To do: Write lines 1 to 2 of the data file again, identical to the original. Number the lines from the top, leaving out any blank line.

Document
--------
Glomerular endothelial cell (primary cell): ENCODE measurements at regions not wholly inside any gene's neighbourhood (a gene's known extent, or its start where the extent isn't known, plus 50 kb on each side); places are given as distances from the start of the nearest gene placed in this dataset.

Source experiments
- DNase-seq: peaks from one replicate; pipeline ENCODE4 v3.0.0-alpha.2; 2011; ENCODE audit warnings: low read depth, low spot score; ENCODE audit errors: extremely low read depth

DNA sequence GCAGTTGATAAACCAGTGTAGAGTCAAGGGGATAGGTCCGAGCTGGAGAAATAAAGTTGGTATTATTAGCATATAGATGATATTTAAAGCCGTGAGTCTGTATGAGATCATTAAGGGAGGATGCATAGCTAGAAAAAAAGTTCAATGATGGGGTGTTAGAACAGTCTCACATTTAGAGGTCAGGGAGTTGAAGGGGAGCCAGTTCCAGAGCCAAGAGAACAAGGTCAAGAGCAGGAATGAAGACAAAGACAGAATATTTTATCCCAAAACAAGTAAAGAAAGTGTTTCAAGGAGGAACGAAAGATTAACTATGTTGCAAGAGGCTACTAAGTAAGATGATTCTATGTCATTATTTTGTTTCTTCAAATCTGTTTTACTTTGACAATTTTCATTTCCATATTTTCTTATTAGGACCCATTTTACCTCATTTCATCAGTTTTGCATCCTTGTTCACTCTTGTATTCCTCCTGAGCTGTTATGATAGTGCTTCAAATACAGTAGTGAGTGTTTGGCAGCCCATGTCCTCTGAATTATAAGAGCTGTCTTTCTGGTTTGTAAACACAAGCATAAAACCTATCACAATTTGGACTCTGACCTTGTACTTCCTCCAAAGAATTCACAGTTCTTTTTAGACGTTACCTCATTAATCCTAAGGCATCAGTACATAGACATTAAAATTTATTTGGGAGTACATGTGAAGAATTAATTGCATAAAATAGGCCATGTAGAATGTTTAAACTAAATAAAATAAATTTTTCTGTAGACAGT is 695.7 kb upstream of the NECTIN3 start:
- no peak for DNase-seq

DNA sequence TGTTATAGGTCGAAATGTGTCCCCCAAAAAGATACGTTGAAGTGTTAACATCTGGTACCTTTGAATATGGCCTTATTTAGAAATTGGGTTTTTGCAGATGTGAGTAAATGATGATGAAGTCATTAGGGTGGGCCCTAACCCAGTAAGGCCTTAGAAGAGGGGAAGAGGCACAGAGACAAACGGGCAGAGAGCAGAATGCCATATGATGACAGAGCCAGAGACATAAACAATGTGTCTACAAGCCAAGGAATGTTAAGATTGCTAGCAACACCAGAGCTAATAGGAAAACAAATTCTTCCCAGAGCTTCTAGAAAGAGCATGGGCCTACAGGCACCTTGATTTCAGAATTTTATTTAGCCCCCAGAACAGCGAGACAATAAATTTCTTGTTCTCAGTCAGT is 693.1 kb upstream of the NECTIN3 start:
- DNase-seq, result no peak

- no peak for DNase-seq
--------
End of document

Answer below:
Glomerular endothelial cell (primary cell): ENCODE measurements at regions not wholly inside any gene's neighbourhood (a gene's known extent, or its start where the extent isn't known, plus 50 kb on each side); places are given as distances from the start of the nearest gene placed in this dataset.

Source experiments